I’m curious to know how many of you reading are surprised by the results of a recent Forrester Consulting survey which found that “only 39 percent of business decision-makers believe their internal IT organizations have the ability to regularly deliver projects on time and on budget.” Is 39 percent higher or lower than you expected?
Your level of shock presumably has a lot to do with whether or not you’re currently an agile practitioner.
Forrester’s survey revealed that of those 61 percent who have little faith in their IT organizations, “56 percent cite ever-changing business and user requirements” and “50 percent say they are trying to do too much at once.” Is it fairly safe to assume that very few of these “business decision makers” surveyed have made a decision that involved not doing agile? It sure sounds that way to me.
Those who are practicing agile know all too well that it is by no means easy. And just because you’re "doing" agile doesn’t mean that you’re guaranteed to always deliver projects on time and on budget.
John Sonmez, author of the Simple Programmer blog, recently listed five ways that an agile project can fail just as easily as one developed under waterfall—or any other method. What I found fascinating about Sonmez’s list is that each possible way agile can fail matches up identically with one of the complaints of those presumably non-agilists polled in Forrester’s survey.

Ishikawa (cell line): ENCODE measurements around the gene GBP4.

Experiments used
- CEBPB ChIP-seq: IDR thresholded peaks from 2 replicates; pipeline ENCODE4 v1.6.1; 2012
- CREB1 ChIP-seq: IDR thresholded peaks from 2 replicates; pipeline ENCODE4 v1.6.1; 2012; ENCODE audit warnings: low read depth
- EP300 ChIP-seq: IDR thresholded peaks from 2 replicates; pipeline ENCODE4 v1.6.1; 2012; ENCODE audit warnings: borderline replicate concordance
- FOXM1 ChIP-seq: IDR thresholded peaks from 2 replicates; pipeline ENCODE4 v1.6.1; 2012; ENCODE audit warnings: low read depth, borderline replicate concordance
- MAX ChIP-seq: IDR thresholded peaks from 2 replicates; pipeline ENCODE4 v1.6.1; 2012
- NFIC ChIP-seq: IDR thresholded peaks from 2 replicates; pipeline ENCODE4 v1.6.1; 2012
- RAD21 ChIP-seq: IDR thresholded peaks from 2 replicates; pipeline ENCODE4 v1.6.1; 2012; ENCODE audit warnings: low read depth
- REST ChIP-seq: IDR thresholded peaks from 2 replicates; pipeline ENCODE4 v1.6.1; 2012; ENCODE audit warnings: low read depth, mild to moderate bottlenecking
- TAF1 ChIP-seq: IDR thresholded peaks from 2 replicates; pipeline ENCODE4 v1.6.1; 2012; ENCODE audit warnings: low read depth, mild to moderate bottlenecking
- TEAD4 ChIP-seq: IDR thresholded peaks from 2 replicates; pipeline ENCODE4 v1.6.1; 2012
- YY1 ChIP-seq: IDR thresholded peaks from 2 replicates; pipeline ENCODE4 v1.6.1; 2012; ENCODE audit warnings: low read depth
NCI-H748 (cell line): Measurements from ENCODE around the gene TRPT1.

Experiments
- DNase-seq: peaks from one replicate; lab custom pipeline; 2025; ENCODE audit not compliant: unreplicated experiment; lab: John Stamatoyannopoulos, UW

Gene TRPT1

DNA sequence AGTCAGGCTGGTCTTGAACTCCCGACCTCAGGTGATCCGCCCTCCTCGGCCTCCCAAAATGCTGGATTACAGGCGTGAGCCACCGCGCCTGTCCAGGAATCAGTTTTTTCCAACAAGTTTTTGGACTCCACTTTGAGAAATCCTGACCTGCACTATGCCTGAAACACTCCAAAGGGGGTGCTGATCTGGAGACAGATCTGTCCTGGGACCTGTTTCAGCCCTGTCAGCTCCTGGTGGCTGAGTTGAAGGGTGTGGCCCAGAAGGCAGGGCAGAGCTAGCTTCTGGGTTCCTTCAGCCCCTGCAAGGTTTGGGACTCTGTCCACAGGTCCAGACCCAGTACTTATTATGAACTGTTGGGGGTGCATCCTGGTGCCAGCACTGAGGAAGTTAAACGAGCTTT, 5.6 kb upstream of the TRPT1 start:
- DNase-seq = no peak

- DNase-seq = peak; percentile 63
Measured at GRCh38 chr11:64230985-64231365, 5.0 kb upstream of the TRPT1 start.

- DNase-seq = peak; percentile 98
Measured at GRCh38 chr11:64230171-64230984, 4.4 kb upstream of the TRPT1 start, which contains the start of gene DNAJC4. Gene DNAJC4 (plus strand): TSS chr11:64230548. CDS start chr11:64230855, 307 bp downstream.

Sonmez' first cause of failure is “not having a product owner.” Thirty-four percent of those polled by Forrester complained about lacking “clear executive direction.” Sonmez points out how those not iterating or breaking things down will become burdened with wasted time and “fatlogs.” Quite likely that is exactly what’s occurring within the organizations of Forrester’s whopping 50 percent who are “trying to do too much at once”— an ill-advised action that often results in a quick road to frustration, burnout, and a project’s ultimate failure.
Customers often get a bad rap for their constantly changing requirements, but how surprised should you be when those changes appear? In an ever-increasing agile world, those who choose to blame their failure on change will surely deal with a new change—being relieved of those projects altogether as those customers take them to other developers who don’t blame change; they welcome it.
How does your organization respond to changing requirements? Are your teams and workloads organized in a way that welcomes change, or is there resistance and discouragement? Let us know in the comments section below.
Previously a copywriter and editor for TechWell, SQE, and StickyMinds.com, Noel Wurst has written for numerous blogs, websites, newspapers, and magazines. Noel has presented educational conference sessions for those looking to become better writers. In his spare time, he can be found spending time with his wife and two sons—and tending to the food on his Big Green Egg. Noel eagerly looks forward to technology's future, while refusing to let go of the relics of the past.